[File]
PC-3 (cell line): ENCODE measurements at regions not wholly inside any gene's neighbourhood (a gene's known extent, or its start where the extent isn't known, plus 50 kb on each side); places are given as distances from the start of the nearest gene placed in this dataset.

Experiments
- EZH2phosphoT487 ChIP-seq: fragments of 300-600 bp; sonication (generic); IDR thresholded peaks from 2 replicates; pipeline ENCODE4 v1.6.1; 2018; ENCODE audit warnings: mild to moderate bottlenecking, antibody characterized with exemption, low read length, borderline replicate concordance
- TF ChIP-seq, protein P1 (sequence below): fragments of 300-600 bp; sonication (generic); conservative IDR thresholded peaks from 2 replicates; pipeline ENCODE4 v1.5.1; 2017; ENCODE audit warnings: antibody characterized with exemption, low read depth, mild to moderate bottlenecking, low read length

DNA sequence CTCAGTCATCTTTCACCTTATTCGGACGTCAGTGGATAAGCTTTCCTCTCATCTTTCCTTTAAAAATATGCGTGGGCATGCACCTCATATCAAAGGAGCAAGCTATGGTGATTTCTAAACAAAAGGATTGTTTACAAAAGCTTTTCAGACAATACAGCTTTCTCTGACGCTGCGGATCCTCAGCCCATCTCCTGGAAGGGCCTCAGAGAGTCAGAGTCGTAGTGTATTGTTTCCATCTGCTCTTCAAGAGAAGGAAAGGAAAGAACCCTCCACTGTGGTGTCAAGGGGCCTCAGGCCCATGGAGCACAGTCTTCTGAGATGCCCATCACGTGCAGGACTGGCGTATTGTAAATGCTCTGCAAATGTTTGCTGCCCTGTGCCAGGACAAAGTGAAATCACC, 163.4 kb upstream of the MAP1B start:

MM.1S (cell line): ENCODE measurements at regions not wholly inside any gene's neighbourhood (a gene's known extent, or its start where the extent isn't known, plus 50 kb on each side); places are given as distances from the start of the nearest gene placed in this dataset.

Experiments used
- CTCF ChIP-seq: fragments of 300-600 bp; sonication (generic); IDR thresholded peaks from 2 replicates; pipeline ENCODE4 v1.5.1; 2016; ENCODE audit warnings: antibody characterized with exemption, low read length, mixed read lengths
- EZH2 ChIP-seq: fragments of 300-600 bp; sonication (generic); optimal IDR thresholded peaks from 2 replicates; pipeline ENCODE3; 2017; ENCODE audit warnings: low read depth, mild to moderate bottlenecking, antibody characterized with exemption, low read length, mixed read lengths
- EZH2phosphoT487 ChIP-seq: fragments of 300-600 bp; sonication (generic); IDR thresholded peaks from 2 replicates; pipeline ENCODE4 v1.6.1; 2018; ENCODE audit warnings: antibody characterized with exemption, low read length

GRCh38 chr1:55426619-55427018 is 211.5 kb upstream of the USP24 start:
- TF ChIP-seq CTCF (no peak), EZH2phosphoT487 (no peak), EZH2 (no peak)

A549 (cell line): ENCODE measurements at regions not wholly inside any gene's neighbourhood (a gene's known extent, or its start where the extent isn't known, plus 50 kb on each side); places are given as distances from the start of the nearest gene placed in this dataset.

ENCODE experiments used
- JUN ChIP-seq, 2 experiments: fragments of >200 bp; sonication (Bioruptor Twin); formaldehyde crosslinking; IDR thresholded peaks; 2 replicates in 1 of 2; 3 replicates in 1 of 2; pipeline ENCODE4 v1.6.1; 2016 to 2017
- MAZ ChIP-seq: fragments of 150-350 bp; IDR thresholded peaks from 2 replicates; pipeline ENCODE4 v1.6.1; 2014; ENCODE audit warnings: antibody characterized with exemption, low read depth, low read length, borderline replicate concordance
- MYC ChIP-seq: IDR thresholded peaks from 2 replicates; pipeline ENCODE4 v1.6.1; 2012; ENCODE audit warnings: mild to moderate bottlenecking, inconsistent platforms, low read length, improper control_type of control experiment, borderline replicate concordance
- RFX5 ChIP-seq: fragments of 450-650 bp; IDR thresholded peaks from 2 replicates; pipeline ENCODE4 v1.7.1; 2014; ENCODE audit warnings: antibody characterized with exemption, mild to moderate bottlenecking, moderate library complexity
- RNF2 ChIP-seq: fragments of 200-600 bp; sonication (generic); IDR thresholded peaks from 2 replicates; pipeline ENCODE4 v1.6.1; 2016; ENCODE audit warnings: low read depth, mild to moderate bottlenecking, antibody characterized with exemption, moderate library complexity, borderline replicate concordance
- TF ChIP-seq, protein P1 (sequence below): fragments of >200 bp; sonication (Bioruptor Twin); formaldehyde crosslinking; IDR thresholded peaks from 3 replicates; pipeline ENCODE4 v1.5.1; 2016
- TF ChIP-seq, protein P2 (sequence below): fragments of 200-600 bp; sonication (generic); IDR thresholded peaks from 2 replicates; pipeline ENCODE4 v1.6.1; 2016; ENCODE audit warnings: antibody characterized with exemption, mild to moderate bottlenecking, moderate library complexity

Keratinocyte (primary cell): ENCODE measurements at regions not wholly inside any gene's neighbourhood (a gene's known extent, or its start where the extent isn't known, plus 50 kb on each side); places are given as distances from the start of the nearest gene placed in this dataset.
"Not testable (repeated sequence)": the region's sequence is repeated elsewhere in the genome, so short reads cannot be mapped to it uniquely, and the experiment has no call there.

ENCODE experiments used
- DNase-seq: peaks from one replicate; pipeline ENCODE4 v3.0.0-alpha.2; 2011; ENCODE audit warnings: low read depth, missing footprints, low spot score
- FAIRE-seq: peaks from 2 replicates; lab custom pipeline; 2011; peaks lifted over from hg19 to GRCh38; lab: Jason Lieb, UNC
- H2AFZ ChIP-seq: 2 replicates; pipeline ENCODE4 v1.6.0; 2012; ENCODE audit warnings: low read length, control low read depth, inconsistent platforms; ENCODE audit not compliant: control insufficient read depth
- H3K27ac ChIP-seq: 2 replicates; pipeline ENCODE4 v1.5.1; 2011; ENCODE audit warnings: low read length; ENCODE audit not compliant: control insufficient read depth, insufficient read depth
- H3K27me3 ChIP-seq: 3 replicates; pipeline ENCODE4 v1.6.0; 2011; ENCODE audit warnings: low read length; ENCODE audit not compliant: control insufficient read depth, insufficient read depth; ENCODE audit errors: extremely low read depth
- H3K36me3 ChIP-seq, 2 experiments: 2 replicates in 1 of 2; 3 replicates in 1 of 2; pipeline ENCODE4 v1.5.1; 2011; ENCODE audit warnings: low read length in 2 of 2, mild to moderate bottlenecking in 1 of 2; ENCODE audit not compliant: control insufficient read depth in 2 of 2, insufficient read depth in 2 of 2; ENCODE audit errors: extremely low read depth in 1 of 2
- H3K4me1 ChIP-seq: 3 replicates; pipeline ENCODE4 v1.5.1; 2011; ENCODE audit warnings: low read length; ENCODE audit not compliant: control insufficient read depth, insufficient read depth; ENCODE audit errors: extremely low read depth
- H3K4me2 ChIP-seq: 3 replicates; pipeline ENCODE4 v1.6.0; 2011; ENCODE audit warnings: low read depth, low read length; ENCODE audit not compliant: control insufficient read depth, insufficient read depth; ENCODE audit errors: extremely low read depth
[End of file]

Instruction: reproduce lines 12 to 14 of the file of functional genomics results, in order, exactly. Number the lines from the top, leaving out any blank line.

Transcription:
- TF ChIP-seq CTCF (no peak), EZH2phosphoT487 (no peak), EZH2 (no peak)

A549 (cell line): ENCODE measurements at regions not wholly inside any gene's neighbourhood (a gene's known extent, or its start where the extent isn't known, plus 50 kb on each side); places are given as distances from the start of the nearest gene placed in this dataset.

ENCODE experiments used